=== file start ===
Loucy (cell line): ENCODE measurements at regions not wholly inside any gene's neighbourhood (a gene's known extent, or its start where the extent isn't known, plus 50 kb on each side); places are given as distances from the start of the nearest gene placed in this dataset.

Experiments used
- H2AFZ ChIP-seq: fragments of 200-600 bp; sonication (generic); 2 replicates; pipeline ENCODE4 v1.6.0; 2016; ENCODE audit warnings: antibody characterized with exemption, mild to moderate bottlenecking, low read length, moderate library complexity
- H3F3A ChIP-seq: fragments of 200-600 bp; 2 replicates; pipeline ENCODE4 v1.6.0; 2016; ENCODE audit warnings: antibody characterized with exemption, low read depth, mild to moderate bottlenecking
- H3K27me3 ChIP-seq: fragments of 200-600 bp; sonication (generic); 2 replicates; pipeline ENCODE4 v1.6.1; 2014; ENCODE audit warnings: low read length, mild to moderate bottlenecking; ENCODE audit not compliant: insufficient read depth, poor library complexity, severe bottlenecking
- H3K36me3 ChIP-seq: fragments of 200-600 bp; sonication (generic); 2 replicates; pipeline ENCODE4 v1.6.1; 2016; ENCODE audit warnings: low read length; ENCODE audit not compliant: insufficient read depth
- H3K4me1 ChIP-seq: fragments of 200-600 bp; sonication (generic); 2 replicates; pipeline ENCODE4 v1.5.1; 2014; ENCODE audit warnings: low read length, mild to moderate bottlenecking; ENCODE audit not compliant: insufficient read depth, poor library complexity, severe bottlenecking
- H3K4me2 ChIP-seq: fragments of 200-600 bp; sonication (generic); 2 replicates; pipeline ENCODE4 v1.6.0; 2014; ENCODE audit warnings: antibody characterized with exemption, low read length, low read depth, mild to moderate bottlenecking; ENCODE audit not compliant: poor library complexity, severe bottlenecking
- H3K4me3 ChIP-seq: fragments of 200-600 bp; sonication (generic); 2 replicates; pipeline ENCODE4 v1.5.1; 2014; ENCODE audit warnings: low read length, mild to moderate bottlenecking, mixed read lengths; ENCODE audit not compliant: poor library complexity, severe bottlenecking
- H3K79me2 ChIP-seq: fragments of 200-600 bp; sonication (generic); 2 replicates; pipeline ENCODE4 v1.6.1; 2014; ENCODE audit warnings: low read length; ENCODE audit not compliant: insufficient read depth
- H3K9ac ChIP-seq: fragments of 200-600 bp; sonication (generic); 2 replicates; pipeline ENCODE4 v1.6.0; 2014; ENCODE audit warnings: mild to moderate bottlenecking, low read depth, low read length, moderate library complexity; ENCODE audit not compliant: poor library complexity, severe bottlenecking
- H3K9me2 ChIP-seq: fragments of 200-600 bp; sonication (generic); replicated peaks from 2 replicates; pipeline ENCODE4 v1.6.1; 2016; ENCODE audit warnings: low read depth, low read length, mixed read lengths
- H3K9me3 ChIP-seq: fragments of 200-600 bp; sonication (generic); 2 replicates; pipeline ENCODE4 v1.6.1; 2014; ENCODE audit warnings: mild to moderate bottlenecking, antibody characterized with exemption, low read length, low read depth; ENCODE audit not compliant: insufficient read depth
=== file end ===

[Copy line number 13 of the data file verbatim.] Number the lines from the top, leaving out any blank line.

- H3K9me3 ChIP-seq: fragments of 200-600 bp; sonication (generic); 2 replicates; pipeline ENCODE4 v1.6.1; 2014; ENCODE audit warnings: mild to moderate bottlenecking, antibody characterized with exemption, low read length, low read depth; ENCODE audit not compliant: insufficient read depth